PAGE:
NSICOP 2.0

It’s time to start thinking about making the National Security and Intelligence Committee of Parliamentarians a National Security and Intelligence Committee of Parliament

With the official opposition boycotting the Committee and its vulnerability to the realities of a minority parliament now evident, we need to think about a reboot. 

My friends and colleagues are wont to blame the current kerfuffle on politicians. From this perspective, the Committee has been undermined by politics and the inability of parliamentarians to behave responsibly. The boycott is also seen as a blow to parliamentary oversight of national security affairs. 

As I argued yesterday, the underlying problem with NSICOP is its structure (an executive body), not the agents (parliamentarians). As an executive body, NSICOP was going to run into trouble when the opposition parties controlled the Commons. Portraying NSICOP as a de facto parliamentary committee wasn’t going to cut it when we faced a stand-off between the legislature and the executive. NSICOP wasn’t going to be an acceptable stand-in for parliamentary scrutiny of national security affairs when the opposition has the power to demand actual parliamentary accountability. Instead of blaming parliamentarians for being parliamentarians, we should ask why we thought it was wise to set up an executive review body and pretend that it was a viable substitute for a proper legislative committee. 

If the underlying issue here is that NSICOP is an executive body, rather than a legislative one, then the solution is arguably to transform it into an actual parliamentary committee. 

What problems would making NSICOP a parliamentary committee solve?

First, it would mean that when a house of Parliament demands national security documents from the executive, there would be a parliamentary committee to review them. This would avoid the legitimate concern that the Commons’ privileges and powers are being diluted by referring these matters to an executive body. 

Second, if NSICOP were a parliamentary committee, the opposition couldn’t claim the government is skirting parliamentary scrutiny if the matter was referred to the committee. It would no longer be necessary to pretend that NSICOP is involved in parliamentary oversight because its members are parliamentarians. The opposition could no longer use the Committee’s status as an executive body to decry that Parliament and its powers are being undermined. 

Third, it would empower Parliament. There’s something pretty sad about the fact that we thought creating an executive body was a victory for parliamentary accountability. Indeed, it says a lot about the sorry state of the legislative power in Canada that we thought the way to strengthen parliamentary accountability was to create an agency within the executive. I mean, come on, people.

I expect the response to these structural points will be that parliamentarians can’t be trusted with national security issues or security clearances. The Conservative’s boycott of NSICOP will be presented as evidence that parliamentarians can’t be serious about these issues and that a parliamentary committee will be even more politicized.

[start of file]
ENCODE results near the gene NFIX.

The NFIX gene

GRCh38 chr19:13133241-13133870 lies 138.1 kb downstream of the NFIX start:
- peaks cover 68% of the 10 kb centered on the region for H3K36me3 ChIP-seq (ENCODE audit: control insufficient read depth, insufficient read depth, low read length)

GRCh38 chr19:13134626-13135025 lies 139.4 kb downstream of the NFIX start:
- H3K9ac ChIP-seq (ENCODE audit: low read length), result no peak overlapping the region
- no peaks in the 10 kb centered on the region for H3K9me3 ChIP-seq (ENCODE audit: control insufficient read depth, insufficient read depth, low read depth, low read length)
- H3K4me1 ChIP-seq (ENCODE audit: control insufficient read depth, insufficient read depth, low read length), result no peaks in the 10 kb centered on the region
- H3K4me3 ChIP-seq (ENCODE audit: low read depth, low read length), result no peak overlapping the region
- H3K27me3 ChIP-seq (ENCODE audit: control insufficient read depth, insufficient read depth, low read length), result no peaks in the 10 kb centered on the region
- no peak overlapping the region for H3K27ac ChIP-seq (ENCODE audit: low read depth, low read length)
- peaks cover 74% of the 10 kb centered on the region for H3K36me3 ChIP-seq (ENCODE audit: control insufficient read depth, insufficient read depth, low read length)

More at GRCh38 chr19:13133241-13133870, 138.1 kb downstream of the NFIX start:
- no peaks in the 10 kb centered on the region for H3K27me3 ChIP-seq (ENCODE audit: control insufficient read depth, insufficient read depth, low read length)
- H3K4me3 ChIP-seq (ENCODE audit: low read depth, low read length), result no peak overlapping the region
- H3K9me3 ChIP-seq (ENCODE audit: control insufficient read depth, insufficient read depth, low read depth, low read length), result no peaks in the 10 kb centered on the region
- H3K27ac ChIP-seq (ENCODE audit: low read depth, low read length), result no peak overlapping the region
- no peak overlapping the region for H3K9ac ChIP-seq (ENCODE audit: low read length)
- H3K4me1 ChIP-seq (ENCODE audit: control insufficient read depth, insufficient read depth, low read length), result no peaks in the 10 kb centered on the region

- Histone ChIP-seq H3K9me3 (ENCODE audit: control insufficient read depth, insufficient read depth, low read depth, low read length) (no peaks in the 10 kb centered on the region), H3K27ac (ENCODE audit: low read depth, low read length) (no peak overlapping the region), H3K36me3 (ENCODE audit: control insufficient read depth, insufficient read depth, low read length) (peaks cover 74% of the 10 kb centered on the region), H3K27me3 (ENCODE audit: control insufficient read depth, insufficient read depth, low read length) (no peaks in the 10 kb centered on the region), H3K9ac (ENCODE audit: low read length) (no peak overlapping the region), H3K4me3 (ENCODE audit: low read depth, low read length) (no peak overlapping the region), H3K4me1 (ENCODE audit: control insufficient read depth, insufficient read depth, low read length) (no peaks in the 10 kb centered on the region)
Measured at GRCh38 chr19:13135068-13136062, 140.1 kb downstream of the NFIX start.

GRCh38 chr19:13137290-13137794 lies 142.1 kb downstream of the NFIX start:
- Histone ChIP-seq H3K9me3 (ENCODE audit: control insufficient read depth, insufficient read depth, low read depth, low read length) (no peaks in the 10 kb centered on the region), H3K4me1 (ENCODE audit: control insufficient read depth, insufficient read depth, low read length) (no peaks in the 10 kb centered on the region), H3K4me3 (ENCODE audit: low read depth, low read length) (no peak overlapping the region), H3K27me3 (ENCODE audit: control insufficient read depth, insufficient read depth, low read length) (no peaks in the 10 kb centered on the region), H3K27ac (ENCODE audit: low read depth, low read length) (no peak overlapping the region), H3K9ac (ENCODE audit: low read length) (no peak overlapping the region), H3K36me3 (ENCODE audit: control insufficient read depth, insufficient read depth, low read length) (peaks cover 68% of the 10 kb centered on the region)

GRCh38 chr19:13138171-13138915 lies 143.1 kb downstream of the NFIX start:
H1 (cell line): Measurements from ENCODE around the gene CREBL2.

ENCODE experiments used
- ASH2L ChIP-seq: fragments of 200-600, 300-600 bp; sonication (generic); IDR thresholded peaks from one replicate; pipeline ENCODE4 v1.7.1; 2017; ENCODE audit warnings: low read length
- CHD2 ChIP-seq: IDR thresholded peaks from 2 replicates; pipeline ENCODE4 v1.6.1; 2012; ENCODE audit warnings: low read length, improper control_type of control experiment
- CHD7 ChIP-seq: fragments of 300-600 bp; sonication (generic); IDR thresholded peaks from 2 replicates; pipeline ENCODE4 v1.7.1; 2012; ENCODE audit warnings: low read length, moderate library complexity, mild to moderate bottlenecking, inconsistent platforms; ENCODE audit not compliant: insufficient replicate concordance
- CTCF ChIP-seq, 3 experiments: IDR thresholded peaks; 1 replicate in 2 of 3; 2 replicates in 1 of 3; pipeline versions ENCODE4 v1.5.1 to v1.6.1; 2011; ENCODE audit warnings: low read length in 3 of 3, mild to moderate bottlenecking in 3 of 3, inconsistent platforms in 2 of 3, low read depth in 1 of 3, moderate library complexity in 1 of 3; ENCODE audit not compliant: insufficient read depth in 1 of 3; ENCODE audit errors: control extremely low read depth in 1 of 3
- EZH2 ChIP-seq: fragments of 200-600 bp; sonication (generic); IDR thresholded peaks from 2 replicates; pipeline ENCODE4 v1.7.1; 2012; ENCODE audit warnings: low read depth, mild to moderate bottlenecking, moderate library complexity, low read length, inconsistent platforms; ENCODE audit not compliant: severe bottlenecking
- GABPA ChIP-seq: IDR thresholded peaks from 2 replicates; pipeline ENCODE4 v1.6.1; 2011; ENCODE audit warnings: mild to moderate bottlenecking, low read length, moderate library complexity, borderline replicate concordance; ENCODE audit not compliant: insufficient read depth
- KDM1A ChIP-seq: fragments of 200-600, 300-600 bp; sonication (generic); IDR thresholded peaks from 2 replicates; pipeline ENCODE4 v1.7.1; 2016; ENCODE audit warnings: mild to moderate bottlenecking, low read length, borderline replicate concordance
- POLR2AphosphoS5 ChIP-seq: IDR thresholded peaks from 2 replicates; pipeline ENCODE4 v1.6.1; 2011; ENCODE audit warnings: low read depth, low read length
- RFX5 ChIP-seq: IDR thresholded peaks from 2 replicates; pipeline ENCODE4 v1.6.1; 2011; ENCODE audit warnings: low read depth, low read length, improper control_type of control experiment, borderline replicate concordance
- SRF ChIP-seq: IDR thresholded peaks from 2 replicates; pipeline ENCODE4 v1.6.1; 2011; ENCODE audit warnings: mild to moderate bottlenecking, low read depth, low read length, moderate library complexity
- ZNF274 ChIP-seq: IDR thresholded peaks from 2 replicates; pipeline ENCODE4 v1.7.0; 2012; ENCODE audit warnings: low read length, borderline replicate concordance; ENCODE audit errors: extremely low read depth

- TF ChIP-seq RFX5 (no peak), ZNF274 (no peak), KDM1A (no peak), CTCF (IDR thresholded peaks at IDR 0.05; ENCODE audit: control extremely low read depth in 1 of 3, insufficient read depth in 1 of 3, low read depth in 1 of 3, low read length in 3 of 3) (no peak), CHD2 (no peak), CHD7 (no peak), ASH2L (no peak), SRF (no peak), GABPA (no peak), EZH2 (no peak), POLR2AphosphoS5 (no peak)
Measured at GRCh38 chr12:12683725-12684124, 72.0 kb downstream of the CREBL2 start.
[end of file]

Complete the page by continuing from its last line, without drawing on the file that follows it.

Although I get that sentiment, let’s look at what’s actually happened here. The problem isn’t that the members of NSICOP were irresponsible or that they misused their clearances or mandate for political ends. Whatever else we can say about the current confrontation, it doesn’t suggest that parliamentarians can’t be trusted with classified information. 

Seeing the opposition’s demand for documents as unserious or irresponsible, moreover, reflects an executive perspective. The executive thinks that only an executive body should see documents from the executive. The executive maintains that parliamentarians serving in an executive capacity is a good compromise when the legislature seeks to hold the government to account. That may seem like a non-partisan and serious way of looking at it if you adopt the government’s point of view. If you come at it from a parliamentary perspective, though, you see a partisan executive trying to get around the legislature’s constitutional functions and powers. Defending those functions and powers may seem unserious and purely partisan from the executive’s point of view, but its a very serious matter if you look at it from a parliamentary vantage point. 

Lastly, it’s worth addressing the question that’s floating around this entire discussion: how would we prevent members of a parliamentary national security committee from sharing classified information under the cover of parliamentary privilege? This isn’t the intractable problem it’s made out to be: take a look at how the Australians and the British manage this risk with their parliamentary national security committees. But aren’t Canadian parliamentarians different? Aren’t they particularly irresponsible?

Well, perhaps the way to make them act more responsibly is to make them more responsible. 

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